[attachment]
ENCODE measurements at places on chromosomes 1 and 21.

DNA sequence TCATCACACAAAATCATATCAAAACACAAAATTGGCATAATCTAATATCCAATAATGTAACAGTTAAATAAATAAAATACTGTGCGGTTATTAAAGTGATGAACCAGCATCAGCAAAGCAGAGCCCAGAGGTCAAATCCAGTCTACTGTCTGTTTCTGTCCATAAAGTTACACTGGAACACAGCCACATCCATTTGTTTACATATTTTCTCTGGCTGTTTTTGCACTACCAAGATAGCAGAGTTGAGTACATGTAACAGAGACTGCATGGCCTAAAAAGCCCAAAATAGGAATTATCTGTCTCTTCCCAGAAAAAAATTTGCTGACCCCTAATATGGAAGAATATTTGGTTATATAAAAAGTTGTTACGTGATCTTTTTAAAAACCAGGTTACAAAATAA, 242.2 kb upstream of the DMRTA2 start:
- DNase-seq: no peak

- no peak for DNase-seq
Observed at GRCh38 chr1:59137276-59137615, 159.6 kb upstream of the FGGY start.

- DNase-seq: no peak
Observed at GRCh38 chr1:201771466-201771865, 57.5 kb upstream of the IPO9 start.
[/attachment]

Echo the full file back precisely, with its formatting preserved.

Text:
ENCODE measurements at places on chromosomes 1 and 21.

DNA sequence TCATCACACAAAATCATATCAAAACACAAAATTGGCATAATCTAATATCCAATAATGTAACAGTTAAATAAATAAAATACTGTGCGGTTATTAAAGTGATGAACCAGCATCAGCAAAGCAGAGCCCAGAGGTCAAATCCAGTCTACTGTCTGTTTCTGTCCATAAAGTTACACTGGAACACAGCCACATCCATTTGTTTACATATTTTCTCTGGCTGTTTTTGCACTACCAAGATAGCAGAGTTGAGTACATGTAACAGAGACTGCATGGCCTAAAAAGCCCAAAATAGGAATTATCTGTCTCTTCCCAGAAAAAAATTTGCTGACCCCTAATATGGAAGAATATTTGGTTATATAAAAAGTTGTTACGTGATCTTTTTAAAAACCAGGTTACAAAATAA, 242.2 kb upstream of the DMRTA2 start:
- DNase-seq: no peak

- no peak for DNase-seq
Observed at GRCh38 chr1:59137276-59137615, 159.6 kb upstream of the FGGY start.

- DNase-seq: no peak
Observed at GRCh38 chr1:201771466-201771865, 57.5 kb upstream of the IPO9 start.